Former Gustke shelter to become housing
PARKERSBURG – The former Gustke Youth shelter is slated for demolition and in its place a four-unit apartment building will be constructed, according to plans presented Monday by representatives of the Latrobe Street Mission.
The mission, which is operating a homeless shelter out of the former Storck’s Bakery building, also on Latrobe Street, is housing 72 homeless individuals a night, Greg Smith, board president, told the Wood County commissioners Monday.
The commissioners earlier voted to turn over the former youth shelter facility to the nonprofit mission.
“We have helped 33 clients find jobs, since we opened the shelter in December,” Smith said.
The mission is in the process of applying for two grants, one through the Affording Housing Act and another through the Sisters of St. Joseph Charitable Fund. The grant from the fund, if awarded, would be used to help with handicapped accessibility and the housing grant would be used to help with demolition of the former Gustke shelter and construction of a new four-unit apartment building.
“We obtained several quotes for renovation on the Gustke shelter, but it was just too cost prohibitive,” Smith said.
Shad Martin, with the mission, said Pickering Associates has developed plans for the former youth shelter building. “There will be four units. We will demo the existing structure. It’s so difficult for the low income to find affordable housing; we are providing some transitional housing at the other shelter; this would be permanent,” Martin said.
“What about addressing the underlying issues these folks are facing?” Commissioner Blair Couch asked.
Martin said the mission is offering life skills classes and will soon be integrating a 12-step recovery program.
Some of the biggest issues are substance and alcohol addiction, and some have mental health issues, so the mission is working with local agencies like Westbrook and others to work with them, Smith said.
“We’ve always had these problems; this is an innovative model you’re bringing,” commission President Wayne Dunn said.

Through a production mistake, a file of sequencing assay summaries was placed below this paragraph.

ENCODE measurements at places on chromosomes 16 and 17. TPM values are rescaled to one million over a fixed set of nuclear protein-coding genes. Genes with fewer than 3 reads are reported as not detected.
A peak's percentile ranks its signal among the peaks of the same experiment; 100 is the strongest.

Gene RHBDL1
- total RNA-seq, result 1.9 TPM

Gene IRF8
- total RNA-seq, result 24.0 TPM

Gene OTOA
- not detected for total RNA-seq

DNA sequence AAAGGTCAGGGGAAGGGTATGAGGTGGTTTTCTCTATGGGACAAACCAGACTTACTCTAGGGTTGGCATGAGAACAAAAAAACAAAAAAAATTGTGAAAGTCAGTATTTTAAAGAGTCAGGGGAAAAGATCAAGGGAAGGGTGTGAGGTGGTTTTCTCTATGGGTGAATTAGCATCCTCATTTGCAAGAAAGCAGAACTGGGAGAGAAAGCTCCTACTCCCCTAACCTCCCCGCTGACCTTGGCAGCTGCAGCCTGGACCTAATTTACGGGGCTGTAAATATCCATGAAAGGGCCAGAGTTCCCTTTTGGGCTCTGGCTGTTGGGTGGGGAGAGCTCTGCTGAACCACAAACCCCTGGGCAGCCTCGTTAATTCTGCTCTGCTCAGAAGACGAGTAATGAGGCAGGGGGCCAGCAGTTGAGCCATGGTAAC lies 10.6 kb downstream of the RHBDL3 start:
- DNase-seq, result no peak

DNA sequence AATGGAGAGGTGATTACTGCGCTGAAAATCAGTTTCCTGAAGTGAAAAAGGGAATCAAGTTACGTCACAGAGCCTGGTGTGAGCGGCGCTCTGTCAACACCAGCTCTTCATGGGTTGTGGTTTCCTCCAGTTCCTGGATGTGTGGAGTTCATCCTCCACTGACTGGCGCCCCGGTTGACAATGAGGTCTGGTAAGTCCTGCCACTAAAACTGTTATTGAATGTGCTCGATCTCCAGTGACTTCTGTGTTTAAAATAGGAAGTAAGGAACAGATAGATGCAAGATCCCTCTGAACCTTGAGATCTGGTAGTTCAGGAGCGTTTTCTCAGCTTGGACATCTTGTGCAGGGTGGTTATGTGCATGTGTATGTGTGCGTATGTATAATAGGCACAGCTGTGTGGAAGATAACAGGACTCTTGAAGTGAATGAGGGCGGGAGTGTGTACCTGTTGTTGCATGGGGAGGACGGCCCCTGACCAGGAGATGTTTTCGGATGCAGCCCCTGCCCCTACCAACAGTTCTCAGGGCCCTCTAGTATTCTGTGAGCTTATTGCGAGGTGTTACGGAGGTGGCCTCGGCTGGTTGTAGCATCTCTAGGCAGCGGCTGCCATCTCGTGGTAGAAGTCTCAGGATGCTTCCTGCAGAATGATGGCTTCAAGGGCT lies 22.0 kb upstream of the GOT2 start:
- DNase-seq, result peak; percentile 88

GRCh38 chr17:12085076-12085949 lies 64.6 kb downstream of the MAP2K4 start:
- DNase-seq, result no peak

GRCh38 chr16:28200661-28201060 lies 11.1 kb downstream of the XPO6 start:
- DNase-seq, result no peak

The mission officials asked the county commission for letters of support in their grant efforts.
“We will also do followup with these clients once they are in the housing, providing mentors, working with groups like Circles, and others, getting them financial management classes and other help so they aren’t just left out there on their own,” Martin said.
“We are also working on a community kitchen project next,” Martin said.
In March 2012, Martin approached the county commission about the transfer of the deed for the former youth shelter over to Not For Sale Ministries, which was involved with establishing the new mission.
There was some delay while the group obtained its nonprofit status since code does not permit the county to transfer property to anyone other than a nonprofit entity or other governmental entity without a public auction.
The former Children’s Home Society emergency shelter has been sitting vacant for more than eight years, since the shelter expanded and relocated to its current St. Marys Avenue site. The Latrobe Street building was owned by the county and leased to the Children’s Home Society for use as a shelter. After being contacted by Parkersburg code enforcement officials regarding the deteriorating building, commissioners began looking for options for the property.
The mission has been working closely with the Lynn Street Church of Christ, the Courage to Change Recovery Center and other local churches and area businesses in development of the mission. The homeless shelter opened in December.